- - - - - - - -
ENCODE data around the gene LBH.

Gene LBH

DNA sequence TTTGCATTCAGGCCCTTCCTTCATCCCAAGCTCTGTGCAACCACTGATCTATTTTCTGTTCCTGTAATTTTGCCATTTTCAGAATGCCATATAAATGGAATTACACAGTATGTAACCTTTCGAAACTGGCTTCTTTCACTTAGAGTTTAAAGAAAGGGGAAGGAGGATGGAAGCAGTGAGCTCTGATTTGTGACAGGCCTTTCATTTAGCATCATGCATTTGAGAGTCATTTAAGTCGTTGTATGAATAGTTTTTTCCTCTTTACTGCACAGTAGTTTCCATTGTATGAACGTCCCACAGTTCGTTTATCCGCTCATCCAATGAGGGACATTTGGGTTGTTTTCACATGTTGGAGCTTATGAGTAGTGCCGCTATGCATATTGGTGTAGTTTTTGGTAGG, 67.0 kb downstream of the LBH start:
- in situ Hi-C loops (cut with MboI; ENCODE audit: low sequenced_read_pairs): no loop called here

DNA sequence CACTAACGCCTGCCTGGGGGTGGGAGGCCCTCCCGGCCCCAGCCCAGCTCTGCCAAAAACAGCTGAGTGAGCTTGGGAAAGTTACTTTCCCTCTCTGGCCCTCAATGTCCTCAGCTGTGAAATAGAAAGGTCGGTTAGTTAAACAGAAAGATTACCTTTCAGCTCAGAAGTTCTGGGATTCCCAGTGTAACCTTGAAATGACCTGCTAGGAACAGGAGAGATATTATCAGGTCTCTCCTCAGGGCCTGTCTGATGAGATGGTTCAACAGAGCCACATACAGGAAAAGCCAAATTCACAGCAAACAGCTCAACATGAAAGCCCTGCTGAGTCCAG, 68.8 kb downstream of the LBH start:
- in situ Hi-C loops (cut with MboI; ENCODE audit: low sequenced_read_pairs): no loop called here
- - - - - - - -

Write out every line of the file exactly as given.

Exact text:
ENCODE data around the gene LBH.

Gene LBH

DNA sequence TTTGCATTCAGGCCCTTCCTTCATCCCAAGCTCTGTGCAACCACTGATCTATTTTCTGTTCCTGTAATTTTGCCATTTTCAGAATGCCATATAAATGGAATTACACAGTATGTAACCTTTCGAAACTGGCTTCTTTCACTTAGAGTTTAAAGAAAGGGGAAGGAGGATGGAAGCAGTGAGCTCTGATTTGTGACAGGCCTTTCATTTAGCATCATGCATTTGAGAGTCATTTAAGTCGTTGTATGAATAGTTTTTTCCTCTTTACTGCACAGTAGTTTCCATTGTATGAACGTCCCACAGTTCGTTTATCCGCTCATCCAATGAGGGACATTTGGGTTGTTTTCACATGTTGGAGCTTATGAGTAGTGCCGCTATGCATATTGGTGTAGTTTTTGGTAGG, 67.0 kb downstream of the LBH start:
- in situ Hi-C loops (cut with MboI; ENCODE audit: low sequenced_read_pairs): no loop called here

DNA sequence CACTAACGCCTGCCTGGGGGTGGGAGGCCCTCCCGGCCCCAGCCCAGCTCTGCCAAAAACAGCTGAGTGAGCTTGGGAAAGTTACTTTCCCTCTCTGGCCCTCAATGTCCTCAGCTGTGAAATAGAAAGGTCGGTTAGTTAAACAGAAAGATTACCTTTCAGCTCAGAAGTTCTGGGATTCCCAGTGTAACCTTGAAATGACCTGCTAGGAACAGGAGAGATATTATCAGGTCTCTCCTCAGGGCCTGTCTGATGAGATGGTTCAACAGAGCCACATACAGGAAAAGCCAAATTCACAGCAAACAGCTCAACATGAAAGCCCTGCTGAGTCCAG, 68.8 kb downstream of the LBH start:
- in situ Hi-C loops (cut with MboI; ENCODE audit: low sequenced_read_pairs): no loop called here